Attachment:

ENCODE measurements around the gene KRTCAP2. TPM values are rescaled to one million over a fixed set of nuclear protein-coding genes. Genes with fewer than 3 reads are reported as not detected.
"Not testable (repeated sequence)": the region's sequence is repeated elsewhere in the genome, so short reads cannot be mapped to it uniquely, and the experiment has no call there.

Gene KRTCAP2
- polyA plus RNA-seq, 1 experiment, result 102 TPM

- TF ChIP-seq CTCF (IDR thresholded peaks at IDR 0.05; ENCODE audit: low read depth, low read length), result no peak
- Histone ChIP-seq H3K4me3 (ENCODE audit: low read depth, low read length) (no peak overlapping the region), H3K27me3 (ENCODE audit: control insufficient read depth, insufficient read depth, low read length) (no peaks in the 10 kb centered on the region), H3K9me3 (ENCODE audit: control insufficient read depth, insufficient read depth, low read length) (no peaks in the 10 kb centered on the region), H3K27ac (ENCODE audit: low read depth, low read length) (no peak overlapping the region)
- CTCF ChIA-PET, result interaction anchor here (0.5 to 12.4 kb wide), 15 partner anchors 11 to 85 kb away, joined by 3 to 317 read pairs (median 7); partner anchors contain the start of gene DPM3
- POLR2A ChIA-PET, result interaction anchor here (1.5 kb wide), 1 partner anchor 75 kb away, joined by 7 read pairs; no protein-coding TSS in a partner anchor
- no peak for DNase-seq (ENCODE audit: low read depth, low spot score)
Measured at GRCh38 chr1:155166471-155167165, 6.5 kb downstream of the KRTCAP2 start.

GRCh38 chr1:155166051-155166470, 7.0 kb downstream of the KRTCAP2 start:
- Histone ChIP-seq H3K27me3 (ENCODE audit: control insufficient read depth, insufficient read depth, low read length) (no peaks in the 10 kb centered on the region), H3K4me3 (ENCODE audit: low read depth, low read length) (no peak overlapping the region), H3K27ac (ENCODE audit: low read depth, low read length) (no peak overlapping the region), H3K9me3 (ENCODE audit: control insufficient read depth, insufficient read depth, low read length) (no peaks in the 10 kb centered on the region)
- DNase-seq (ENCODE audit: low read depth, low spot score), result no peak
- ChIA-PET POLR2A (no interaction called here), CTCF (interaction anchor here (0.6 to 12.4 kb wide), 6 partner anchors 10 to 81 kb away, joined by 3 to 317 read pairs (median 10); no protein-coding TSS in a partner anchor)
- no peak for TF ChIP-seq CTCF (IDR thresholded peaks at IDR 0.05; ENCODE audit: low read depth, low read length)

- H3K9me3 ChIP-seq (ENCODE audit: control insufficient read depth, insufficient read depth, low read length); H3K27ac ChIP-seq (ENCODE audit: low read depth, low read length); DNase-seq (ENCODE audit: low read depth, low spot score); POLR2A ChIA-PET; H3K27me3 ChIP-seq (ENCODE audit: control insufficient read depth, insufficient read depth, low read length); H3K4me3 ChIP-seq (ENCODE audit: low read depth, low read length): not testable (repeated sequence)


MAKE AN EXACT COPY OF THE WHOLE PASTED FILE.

ENCODE measurements around the gene KRTCAP2. TPM values are rescaled to one million over a fixed set of nuclear protein-coding genes. Genes with fewer than 3 reads are reported as not detected.
"Not testable (repeated sequence)": the region's sequence is repeated elsewhere in the genome, so short reads cannot be mapped to it uniquely, and the experiment has no call there.

Gene KRTCAP2
- polyA plus RNA-seq, 1 experiment, result 102 TPM

- TF ChIP-seq CTCF (IDR thresholded peaks at IDR 0.05; ENCODE audit: low read depth, low read length), result no peak
- Histone ChIP-seq H3K4me3 (ENCODE audit: low read depth, low read length) (no peak overlapping the region), H3K27me3 (ENCODE audit: control insufficient read depth, insufficient read depth, low read length) (no peaks in the 10 kb centered on the region), H3K9me3 (ENCODE audit: control insufficient read depth, insufficient read depth, low read length) (no peaks in the 10 kb centered on the region), H3K27ac (ENCODE audit: low read depth, low read length) (no peak overlapping the region)
- CTCF ChIA-PET, result interaction anchor here (0.5 to 12.4 kb wide), 15 partner anchors 11 to 85 kb away, joined by 3 to 317 read pairs (median 7); partner anchors contain the start of gene DPM3
- POLR2A ChIA-PET, result interaction anchor here (1.5 kb wide), 1 partner anchor 75 kb away, joined by 7 read pairs; no protein-coding TSS in a partner anchor
- no peak for DNase-seq (ENCODE audit: low read depth, low spot score)
Measured at GRCh38 chr1:155166471-155167165, 6.5 kb downstream of the KRTCAP2 start.

GRCh38 chr1:155166051-155166470, 7.0 kb downstream of the KRTCAP2 start:
- Histone ChIP-seq H3K27me3 (ENCODE audit: control insufficient read depth, insufficient read depth, low read length) (no peaks in the 10 kb centered on the region), H3K4me3 (ENCODE audit: low read depth, low read length) (no peak overlapping the region), H3K27ac (ENCODE audit: low read depth, low read length) (no peak overlapping the region), H3K9me3 (ENCODE audit: control insufficient read depth, insufficient read depth, low read length) (no peaks in the 10 kb centered on the region)
- DNase-seq (ENCODE audit: low read depth, low spot score), result no peak
- ChIA-PET POLR2A (no interaction called here), CTCF (interaction anchor here (0.6 to 12.4 kb wide), 6 partner anchors 10 to 81 kb away, joined by 3 to 317 read pairs (median 10); no protein-coding TSS in a partner anchor)
- no peak for TF ChIP-seq CTCF (IDR thresholded peaks at IDR 0.05; ENCODE audit: low read depth, low read length)

- H3K9me3 ChIP-seq (ENCODE audit: control insufficient read depth, insufficient read depth, low read length); H3K27ac ChIP-seq (ENCODE audit: low read depth, low read length); DNase-seq (ENCODE audit: low read depth, low spot score); POLR2A ChIA-PET; H3K27me3 ChIP-seq (ENCODE audit: control insufficient read depth, insufficient read depth, low read length); H3K4me3 ChIP-seq (ENCODE audit: low read depth, low read length): not testable (repeated sequence)